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Offloading Bhopal's Carbide curse

Villagers at site of trial incineration of the toxic waste suffer; police stop protests

Shashikant Trivedi  |  Tarpura village (Pithampur 

An old woman in the village complains that there's none with whom the residents can share their problem
An old woman in the village complains that there’s none with whom the residents can share their problem

The toxic jinx of erstwhile Union Carbide seems to be shifting from its enclosed Bhopal factory site to this small village, a stone's throw from the MP Waste Management Project, a Hyderabad-based Ramky Group company, in the Pithampur (Dhar district) area.

In August, when officials of the Central Pollution Control Board, Union ministry of environment and forests, state pollution control board and Ramky Enviro Engineers Ltd initiated trial incineration of a portion of the toxic waste from the Carbide factory, angry villagers reached the site and tried to register a protest. It was met with police force.

In April 2014, the Supreme Court had, on a petition, allowed the trial run. About 350 tonnes of toxic waste is at the closed Bhopal site, from where the world's worst ever industrial disaster took place on the night of December 2, 1984. Thousands were killed and then maimed. Ground water is contaminated over a large area.

Democracy in action
"There was heavy police deployment that day, to foil any protest bid from villagers," Antar Singh from Tarpura told this newspaper. He complains of a foul smell at regular intervals in the area. "We were present there but none was eager to listen to us," Rakesh Dasana, a small shopkeeper told BS.

Villagers now generally avoid coming to the fore, saying the "company and government" are "powerful" and it was better to remain silent. However, schoolchildren boldly complain of a foul smell, headaches, burning sensation in the eyes and bad odour in water.

"It becomes difficult for us to take lunch with the bad smell when this plant is run. We have to shut the windows of our school," says Deepak, from the middle school in the village. The school now has a separate drinking water storage tank, as none in the village drink groundwater. A nearby well has been abandoned since the facility came into existence, though it has enough water to feed the village.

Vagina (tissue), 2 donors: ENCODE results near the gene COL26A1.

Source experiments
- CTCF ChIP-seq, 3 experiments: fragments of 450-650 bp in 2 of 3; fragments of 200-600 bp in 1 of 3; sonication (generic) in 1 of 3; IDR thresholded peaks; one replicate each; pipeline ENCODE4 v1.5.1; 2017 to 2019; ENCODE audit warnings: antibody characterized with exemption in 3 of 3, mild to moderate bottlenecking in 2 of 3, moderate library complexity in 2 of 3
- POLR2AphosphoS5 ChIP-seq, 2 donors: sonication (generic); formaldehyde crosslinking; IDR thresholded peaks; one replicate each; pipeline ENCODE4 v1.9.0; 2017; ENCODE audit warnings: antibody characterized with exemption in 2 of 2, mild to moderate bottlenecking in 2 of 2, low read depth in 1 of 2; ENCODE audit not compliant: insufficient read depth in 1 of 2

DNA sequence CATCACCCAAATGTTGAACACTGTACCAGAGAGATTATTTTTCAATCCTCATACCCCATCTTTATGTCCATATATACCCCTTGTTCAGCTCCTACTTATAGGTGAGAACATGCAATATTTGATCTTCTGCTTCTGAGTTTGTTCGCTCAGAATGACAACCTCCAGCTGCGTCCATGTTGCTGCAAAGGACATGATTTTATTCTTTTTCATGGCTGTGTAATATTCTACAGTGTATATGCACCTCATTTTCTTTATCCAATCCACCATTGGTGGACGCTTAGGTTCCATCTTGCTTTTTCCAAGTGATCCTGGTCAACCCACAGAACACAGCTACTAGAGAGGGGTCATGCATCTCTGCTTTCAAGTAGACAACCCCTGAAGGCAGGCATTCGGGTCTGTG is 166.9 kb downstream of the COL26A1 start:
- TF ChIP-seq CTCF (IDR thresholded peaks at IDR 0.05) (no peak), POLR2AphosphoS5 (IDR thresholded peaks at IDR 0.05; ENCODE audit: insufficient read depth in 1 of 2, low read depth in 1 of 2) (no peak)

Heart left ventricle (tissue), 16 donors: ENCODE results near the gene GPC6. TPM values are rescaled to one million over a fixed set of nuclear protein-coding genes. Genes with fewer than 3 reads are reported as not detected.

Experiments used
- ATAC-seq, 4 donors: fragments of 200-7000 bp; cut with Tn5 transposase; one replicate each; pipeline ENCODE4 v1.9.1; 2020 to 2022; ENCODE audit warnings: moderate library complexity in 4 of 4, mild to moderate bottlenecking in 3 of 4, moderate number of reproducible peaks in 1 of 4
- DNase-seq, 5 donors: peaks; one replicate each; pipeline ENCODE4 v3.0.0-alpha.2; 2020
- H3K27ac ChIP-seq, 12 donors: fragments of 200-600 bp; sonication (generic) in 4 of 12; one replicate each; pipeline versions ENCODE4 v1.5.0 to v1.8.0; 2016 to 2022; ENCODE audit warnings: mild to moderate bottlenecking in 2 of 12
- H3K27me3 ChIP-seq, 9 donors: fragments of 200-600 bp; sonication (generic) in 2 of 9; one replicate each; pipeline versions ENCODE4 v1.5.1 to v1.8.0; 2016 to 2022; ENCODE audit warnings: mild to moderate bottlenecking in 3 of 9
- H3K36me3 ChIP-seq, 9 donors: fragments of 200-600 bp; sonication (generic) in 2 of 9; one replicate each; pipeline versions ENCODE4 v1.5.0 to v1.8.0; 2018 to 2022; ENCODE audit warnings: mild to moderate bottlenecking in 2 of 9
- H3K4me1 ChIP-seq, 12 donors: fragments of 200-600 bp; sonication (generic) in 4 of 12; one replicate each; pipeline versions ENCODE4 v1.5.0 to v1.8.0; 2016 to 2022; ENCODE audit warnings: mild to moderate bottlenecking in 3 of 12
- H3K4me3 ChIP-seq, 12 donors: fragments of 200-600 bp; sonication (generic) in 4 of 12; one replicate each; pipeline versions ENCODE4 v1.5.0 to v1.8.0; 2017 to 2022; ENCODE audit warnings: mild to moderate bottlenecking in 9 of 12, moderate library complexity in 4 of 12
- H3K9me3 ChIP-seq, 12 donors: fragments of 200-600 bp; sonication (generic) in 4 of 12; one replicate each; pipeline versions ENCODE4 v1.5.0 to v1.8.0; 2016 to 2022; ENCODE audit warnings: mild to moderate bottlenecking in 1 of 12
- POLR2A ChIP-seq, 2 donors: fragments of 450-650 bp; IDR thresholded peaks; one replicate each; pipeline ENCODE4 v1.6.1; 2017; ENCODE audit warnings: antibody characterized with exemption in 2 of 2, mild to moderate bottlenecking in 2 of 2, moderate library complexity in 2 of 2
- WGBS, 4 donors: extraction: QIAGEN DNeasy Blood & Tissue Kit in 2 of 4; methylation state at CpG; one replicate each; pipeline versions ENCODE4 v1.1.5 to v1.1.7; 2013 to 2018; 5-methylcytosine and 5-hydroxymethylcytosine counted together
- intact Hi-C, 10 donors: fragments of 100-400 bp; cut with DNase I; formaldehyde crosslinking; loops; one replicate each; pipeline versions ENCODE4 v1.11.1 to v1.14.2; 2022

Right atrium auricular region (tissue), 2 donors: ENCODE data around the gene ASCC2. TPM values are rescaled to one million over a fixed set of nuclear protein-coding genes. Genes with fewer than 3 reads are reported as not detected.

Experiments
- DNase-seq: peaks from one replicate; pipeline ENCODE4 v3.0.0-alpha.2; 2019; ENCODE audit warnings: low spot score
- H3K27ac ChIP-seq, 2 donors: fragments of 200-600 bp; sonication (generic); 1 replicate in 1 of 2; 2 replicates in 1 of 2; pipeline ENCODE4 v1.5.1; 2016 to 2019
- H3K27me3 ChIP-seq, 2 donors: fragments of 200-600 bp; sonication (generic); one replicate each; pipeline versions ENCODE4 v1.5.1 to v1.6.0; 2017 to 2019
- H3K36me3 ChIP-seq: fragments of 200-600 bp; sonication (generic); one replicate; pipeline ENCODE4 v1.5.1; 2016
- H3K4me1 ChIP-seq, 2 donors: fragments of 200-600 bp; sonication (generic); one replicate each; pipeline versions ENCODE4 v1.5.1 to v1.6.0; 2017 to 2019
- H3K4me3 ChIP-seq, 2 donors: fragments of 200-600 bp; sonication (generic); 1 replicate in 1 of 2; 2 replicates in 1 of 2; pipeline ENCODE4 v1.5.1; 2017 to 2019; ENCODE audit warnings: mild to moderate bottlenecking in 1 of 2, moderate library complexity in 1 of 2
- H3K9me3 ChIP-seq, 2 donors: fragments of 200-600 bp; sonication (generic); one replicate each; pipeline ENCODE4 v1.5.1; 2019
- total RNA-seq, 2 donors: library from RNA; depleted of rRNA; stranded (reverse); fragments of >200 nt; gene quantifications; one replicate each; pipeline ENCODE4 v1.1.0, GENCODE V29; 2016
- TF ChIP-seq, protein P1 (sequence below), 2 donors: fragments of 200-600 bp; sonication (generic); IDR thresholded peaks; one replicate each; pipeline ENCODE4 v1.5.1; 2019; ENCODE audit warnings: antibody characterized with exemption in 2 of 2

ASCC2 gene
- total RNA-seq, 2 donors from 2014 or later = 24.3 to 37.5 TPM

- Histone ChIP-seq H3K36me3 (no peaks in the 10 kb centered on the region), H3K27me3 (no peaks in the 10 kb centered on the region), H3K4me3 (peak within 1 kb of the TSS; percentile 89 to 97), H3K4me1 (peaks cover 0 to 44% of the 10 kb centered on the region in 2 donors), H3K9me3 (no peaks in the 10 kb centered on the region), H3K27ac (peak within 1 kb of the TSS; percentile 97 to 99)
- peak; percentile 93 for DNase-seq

"We are protesting against the company (MP Waste Management Project) but who is going to listen to us?" asks Bhagwanti Paul, who runs a small shop after she left a job in a nearby jeans-making company. "It is better to stay safe at home than to work in any hazardous company. We have spoken enough against the incinerator but none is going to listen to us."

The people at Tarpura say none comes to inform them as to when and how they would incinerate the toxic waste. "Who knows what they are burning here? We are here to suffer," says Nirmala Pawar, an elderly woman.

Another nearby village, Chirakhan, at a lower level than the incinerator site, seems another bad sufferer. "They have contaminated our fields, our water sources. Our vegetable plants now do not reach fruition. We are not informed what they are doing here. This site must go away from here," says an angry Shankarlal Patel, a farmer. All at Chirakhan, he says, has either a reverse osmosis system installed for safe drinking water or have to walk some kilometres to fetch it.

What next?
"What will happen when they burn the entire poisonous waste of Carbide here? We do not want our next generation to be born with deformities," Indar Singh Chouhan, the village's sarpanch, told this newspaper. "We will soon launch a move against the site."

There are eight more villages impacted - Sitolia, Chhoti Dhannad, Badi Dhannad, Gawla, Machal, Bhanwargharh, Bajrangpura, Betma and Chhota Betma - and water contamination in these is to a similar degree, the villagers complain. All are in a four to five km radius from the site.

An Indore-based non-government body, Lokmaitri, has often registered a protest at what is happening. It is now preparing to petition the central bench of the Green Tribunal.

"They did a trial run for the toxic waste. Instead of burning it at full capacity, 1,800 kg/hour, they put it on a feed rate of 90 kg an hour and hence there were no fumes. We will file a case. Also, the landfill site of the facility (MP Waste Management Project) has now developed problems. Its tarpaulin or plastic base might have torn and as a result, contamination has started seeping and leaching into water sources of nearby villages like Tarpura and Chirakhan," Gautam Kothari, co-coordinator of the organisation, told BS. He is also president of the Pithampur Audyogik Sangathan.

At higher levels
At an oversight committee meeting (a copy of the minutes is available with BS) in September 2010, the state's minister for environment Jayant Mallaiya had expressed concern over the landfill site and incinerator. He'd said the "entire Pithampur area falls within the catchment of the nearby Yashwant Sagar dam". The dam is a major water source for drinking water supply to Indore and its periphery. He had said there was a risk that incineration of the toxic waste could contaminate the groundwater of the "entire Malwa region".

Central Pollution Control Board officials deny the waste incineration has any adverse affect. "None came to register protest when we went for trial incineration. It was monitored properly and a report would be submitted to the Supreme Court," a well-placed official of the board told this newspaper but refused to divulge details. "The matter is sub judice and once the final report is submitted to the Supreme Court, it would be made public."

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First Published: Thu, December 03 2015. 00:30 IST